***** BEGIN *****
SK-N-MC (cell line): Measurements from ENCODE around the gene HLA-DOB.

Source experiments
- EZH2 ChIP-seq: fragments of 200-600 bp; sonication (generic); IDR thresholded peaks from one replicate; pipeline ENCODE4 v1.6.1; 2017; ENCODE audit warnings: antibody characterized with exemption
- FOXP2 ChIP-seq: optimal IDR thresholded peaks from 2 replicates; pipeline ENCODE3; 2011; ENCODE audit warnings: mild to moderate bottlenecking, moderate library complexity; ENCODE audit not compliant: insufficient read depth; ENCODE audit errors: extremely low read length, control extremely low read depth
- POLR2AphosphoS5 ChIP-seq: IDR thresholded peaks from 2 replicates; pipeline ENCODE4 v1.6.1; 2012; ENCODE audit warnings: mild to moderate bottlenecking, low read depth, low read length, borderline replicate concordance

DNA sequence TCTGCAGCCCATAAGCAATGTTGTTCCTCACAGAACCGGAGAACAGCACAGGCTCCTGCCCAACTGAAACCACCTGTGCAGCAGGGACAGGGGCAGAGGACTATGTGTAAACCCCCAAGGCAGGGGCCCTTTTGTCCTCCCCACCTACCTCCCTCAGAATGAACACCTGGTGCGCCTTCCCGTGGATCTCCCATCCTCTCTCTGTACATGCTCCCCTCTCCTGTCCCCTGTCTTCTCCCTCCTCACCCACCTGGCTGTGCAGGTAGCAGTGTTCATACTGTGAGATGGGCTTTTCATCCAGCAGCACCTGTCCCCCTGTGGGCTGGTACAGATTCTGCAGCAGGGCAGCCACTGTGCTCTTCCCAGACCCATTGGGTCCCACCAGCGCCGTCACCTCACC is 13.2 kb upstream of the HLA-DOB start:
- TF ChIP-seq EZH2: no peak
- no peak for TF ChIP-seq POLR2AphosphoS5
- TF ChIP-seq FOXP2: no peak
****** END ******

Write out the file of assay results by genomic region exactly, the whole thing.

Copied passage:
SK-N-MC (cell line): Measurements from ENCODE around the gene HLA-DOB.

Source experiments
- EZH2 ChIP-seq: fragments of 200-600 bp; sonication (generic); IDR thresholded peaks from one replicate; pipeline ENCODE4 v1.6.1; 2017; ENCODE audit warnings: antibody characterized with exemption
- FOXP2 ChIP-seq: optimal IDR thresholded peaks from 2 replicates; pipeline ENCODE3; 2011; ENCODE audit warnings: mild to moderate bottlenecking, moderate library complexity; ENCODE audit not compliant: insufficient read depth; ENCODE audit errors: extremely low read length, control extremely low read depth
- POLR2AphosphoS5 ChIP-seq: IDR thresholded peaks from 2 replicates; pipeline ENCODE4 v1.6.1; 2012; ENCODE audit warnings: mild to moderate bottlenecking, low read depth, low read length, borderline replicate concordance

DNA sequence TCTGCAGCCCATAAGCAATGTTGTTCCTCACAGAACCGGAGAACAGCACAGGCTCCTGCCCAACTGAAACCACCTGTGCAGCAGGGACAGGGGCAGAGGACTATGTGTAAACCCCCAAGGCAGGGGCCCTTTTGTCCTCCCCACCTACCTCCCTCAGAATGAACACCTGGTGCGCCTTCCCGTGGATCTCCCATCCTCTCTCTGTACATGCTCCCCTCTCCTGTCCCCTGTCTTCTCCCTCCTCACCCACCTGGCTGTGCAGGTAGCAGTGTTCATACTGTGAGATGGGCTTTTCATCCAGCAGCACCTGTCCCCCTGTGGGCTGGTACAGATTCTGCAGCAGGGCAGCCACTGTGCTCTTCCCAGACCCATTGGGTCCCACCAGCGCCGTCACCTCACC is 13.2 kb upstream of the HLA-DOB start:
- TF ChIP-seq EZH2: no peak
- no peak for TF ChIP-seq POLR2AphosphoS5
- TF ChIP-seq FOXP2: no peak